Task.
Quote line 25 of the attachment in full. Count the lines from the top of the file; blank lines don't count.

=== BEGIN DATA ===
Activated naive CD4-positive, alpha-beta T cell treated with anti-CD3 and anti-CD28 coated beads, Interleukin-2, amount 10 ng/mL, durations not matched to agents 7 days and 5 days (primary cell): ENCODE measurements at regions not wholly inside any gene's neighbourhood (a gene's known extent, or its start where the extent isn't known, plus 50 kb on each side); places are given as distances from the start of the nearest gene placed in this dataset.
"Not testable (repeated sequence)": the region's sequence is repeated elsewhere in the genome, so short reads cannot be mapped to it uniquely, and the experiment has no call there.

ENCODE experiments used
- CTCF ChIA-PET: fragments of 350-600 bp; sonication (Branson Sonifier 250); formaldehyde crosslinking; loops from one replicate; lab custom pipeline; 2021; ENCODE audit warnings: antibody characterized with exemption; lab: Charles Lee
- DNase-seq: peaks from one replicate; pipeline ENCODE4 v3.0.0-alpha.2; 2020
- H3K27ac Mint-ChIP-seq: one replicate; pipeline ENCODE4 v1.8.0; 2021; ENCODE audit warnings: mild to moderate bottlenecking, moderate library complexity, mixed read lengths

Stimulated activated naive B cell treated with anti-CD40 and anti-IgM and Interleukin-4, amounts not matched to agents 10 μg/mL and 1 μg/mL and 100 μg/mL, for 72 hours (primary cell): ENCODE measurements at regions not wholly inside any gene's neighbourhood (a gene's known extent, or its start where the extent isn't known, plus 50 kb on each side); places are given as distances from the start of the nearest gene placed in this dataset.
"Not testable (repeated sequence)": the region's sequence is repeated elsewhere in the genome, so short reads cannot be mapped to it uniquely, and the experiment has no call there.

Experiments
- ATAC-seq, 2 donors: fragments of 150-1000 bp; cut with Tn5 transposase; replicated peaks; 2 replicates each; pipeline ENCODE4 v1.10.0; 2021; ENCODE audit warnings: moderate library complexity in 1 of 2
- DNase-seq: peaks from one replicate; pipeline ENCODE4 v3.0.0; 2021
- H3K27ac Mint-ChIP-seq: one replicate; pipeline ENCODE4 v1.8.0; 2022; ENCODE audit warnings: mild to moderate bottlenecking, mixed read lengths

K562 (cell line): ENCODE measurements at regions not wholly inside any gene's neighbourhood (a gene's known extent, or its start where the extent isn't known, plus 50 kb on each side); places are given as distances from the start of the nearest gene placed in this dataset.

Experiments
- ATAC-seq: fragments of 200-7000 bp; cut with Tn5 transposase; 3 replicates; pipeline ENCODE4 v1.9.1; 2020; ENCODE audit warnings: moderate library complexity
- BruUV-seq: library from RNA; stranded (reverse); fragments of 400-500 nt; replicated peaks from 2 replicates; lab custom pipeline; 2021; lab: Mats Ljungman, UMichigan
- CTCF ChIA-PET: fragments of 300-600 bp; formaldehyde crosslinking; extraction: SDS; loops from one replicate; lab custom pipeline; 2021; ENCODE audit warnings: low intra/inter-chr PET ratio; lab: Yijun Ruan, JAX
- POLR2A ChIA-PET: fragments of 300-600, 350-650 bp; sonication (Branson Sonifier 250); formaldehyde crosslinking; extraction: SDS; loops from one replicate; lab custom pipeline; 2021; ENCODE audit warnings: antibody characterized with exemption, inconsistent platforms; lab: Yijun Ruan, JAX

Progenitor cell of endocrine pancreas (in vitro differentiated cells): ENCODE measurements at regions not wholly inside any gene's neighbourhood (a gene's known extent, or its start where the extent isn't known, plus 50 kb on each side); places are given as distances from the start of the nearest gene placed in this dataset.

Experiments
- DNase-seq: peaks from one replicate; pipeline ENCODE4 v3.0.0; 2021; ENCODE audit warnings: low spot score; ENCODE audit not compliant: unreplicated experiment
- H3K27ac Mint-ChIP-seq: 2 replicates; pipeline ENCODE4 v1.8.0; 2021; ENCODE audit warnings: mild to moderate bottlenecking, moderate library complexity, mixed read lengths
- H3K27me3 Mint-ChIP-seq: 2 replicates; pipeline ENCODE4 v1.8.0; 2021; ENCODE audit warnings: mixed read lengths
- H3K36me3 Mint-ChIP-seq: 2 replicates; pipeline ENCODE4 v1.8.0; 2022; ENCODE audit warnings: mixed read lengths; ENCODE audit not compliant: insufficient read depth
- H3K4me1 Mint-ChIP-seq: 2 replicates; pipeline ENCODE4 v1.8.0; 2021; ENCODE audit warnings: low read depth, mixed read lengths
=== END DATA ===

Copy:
- H3K4me1 Mint-ChIP-seq: 2 replicates; pipeline ENCODE4 v1.8.0; 2021; ENCODE audit warnings: low read depth, mixed read lengths